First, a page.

The Clean Energy Finance Corporation (CEFC) in its submission to the Finkel Review has recognised bioenergy produced from sustainable biomass can provide baseload energy and substantially reduce emissions using established technology.
Chief Executive Officer of the Australian Forest Products Association (AFPA) Mr Ross Hampton said, “The Government has committed to a ‘technology neutral’ policy approach to ensure energy markets embrace renewable energy options but remain secure and affordable. What CEFC has reinforced is that bioenergy is the ‘reliable renewable’ uniquely providing both renewable and secure baseload energy. Our sustainable forest product industries could make a significant contribution to reduce emissions while also providing much needed investment and regional jobs.”
“Bioenergy is a unique renewable that can be used across all three energy sectors (transport, heat and electricity). Bioenergy is also reliable and flexible being both a baseload and dispatchable renewable. Bioenergy can be cofired and used in cogeneration,” said Mr Hampton.
In 2015, bioenergy only contributed 9.1% of total renewable energy and 1.3% of total electricity generated in Australia. In contrast, bioenergy contributes more than 24% of the total energy consumption in Finland, more than 22% of total energy consumption in Sweden and more than 17% of total energy consumption in Denmark. Many countries are adopting ambitious climate targets by incentivising their businesses to transfer from baseload energy sourced from coal, oil and gas to renewable biomass sources (e.g. from sustainable forest residues or wood wastes or other sources).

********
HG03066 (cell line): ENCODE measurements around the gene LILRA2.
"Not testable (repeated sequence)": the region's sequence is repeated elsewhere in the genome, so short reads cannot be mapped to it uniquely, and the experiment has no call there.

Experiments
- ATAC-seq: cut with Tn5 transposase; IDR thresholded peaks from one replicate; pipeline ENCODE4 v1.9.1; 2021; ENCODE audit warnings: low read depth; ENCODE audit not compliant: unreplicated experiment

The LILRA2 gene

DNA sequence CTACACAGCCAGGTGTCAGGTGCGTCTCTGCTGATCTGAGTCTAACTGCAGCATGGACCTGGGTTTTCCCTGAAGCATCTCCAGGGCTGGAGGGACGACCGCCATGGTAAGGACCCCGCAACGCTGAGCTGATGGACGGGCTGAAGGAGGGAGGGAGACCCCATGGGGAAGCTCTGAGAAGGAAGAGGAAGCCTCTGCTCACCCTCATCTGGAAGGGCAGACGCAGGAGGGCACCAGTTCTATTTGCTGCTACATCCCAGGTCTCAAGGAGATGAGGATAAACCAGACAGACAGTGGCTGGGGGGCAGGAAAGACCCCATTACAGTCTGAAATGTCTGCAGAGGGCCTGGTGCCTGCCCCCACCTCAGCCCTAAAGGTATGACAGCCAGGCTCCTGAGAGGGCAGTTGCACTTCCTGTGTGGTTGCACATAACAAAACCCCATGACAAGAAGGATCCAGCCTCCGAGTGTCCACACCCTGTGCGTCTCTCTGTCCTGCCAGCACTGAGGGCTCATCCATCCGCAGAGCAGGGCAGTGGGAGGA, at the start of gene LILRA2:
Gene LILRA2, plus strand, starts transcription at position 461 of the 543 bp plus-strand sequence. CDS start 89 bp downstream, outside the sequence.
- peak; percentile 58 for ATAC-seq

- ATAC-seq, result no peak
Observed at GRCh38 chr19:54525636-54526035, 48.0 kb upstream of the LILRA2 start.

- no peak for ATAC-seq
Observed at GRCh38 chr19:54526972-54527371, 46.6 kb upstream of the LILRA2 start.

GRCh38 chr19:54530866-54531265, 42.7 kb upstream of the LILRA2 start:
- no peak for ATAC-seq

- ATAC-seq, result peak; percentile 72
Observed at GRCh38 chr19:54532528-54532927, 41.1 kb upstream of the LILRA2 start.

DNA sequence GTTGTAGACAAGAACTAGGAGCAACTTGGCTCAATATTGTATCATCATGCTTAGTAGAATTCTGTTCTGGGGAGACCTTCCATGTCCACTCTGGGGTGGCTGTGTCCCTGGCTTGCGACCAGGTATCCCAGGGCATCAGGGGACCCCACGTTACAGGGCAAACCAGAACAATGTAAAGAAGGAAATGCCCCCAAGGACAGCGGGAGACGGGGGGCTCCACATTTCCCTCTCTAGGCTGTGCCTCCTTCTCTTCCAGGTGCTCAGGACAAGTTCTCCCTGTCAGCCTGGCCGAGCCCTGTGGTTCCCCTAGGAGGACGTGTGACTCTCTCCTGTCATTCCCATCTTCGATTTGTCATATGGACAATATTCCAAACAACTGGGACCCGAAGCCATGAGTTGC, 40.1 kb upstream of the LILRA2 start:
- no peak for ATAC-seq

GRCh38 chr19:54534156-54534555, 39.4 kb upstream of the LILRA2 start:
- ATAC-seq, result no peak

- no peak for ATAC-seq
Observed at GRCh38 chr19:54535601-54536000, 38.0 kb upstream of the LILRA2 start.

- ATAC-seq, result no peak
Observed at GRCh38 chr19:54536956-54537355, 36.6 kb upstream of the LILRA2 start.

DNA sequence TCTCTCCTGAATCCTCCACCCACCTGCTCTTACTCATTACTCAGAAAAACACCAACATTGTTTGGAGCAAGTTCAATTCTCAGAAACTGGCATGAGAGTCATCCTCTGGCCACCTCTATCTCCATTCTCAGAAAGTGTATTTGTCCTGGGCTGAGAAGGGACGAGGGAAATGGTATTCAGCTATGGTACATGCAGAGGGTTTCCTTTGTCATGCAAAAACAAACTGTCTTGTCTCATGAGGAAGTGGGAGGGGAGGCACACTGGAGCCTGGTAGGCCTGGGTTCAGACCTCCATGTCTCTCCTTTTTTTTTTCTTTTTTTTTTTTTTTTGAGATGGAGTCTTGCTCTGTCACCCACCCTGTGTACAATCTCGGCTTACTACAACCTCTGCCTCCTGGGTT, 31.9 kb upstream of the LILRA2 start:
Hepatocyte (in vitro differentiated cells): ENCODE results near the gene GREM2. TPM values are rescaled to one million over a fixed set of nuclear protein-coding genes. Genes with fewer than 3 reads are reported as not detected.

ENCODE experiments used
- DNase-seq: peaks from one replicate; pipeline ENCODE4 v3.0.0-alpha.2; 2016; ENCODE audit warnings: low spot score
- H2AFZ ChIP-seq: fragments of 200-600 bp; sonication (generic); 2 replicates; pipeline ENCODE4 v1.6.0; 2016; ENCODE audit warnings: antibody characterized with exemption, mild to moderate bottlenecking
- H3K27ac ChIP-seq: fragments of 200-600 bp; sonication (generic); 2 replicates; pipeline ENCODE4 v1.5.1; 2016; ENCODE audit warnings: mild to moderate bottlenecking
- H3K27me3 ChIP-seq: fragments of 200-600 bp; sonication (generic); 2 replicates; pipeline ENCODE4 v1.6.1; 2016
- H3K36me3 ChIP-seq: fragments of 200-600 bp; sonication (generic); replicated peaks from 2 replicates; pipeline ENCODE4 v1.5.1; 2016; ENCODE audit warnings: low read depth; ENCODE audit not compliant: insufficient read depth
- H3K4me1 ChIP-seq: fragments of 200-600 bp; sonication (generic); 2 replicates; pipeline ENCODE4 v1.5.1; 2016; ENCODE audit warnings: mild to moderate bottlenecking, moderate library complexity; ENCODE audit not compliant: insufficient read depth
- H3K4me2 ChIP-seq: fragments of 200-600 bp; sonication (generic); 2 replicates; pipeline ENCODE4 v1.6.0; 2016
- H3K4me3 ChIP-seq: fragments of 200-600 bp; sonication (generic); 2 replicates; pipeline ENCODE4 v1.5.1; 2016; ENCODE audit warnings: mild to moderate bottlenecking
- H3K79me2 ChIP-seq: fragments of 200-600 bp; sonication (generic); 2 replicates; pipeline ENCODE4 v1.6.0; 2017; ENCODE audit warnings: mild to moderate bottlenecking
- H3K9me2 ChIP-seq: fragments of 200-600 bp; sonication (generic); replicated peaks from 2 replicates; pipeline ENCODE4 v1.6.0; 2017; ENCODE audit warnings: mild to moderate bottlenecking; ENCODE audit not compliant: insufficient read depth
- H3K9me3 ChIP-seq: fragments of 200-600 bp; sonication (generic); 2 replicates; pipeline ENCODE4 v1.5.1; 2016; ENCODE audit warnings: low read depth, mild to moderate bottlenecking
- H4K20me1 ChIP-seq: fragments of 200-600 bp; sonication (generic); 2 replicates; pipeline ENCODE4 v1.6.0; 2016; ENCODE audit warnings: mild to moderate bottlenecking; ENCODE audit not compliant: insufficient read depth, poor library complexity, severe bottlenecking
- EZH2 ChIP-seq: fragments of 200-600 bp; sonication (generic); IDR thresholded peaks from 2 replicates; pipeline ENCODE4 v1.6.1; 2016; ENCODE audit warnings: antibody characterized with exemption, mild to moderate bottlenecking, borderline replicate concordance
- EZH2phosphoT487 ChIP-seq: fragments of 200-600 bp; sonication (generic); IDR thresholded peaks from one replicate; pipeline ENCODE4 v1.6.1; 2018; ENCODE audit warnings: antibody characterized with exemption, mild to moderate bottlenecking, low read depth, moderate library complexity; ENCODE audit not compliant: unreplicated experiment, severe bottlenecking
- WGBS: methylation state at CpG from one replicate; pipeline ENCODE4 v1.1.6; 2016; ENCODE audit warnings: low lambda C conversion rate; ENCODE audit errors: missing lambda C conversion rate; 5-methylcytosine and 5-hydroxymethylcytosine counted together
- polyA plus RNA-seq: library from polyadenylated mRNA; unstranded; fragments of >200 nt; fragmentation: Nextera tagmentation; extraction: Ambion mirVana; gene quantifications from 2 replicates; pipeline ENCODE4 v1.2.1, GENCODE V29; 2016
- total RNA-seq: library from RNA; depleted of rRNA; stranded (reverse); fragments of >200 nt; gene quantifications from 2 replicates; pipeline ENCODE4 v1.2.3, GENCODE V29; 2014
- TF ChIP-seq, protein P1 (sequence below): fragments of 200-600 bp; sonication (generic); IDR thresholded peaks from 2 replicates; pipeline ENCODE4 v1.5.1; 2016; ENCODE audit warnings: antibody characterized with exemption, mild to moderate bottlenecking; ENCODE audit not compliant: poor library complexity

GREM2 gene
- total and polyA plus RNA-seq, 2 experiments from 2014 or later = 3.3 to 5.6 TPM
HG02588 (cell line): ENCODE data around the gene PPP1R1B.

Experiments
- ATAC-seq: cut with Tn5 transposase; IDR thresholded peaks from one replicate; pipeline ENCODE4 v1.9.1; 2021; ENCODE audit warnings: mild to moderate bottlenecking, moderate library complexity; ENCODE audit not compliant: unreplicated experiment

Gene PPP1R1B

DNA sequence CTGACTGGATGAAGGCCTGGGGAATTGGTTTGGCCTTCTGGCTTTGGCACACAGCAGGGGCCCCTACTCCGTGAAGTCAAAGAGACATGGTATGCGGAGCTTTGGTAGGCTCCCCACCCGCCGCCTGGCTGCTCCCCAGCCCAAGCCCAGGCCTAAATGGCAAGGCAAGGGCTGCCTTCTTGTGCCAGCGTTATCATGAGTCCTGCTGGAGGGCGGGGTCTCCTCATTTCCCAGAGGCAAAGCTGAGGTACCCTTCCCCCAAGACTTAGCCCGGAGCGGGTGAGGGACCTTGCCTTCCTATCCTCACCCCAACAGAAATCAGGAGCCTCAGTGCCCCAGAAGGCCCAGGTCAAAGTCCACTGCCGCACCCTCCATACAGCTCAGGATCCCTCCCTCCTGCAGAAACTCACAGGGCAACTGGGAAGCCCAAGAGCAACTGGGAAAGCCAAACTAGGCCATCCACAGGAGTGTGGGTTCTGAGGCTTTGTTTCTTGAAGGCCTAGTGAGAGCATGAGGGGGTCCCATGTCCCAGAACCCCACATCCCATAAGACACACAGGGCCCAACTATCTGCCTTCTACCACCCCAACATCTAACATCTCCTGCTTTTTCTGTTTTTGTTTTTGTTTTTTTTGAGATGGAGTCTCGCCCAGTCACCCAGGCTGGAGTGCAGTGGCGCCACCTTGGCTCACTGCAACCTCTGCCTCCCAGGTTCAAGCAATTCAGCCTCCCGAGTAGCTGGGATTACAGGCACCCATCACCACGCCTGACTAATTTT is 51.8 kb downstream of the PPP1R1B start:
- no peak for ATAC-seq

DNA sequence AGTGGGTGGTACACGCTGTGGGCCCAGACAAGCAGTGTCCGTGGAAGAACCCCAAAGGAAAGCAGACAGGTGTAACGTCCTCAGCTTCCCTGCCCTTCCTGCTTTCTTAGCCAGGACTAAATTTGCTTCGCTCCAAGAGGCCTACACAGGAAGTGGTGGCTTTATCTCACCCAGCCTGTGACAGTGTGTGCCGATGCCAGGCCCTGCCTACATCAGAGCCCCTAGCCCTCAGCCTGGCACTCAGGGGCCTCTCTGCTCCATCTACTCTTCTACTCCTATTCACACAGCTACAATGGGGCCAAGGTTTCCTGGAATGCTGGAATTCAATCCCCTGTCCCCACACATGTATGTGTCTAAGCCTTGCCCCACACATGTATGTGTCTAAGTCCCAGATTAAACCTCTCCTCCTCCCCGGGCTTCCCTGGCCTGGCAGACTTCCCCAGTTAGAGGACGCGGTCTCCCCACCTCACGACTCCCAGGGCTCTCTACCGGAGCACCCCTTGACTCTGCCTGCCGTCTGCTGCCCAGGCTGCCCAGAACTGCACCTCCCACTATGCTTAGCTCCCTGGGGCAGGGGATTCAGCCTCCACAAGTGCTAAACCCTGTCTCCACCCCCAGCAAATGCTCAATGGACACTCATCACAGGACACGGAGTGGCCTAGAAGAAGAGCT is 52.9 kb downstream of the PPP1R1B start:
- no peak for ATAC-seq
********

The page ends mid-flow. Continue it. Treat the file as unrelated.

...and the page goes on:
Bioenergy produced from sustainable biomass is renewable. Under the Kyoto Protocol, bioenergy is regarded as CO2 neutral. The United Nations Framework Convention on Climate Change also defines bioenergy as renewable, if it is produced from biomass that is sustainably managed. Australian governments recognise it as an eligible renewable source under the current Renewable Energy Target. The CEFC recognises the significant potential for bioenergy to contribute to renewable energy, biofuels and carbon emissions, creating the $100 million Australian Bioenergy Fund to invest in bioenergy and waste to energy projects. As at June 2015, the Australian Renewable Energy Agency (ARENA) had invested over $7.6 million in bioenergy projects and wants to invest more in this renewable.
AFPA urges policy makers to embrace the potential of renewable bioenergy, including industrial renewable heat, in their deliberations on lowering emissions and energy policy reform.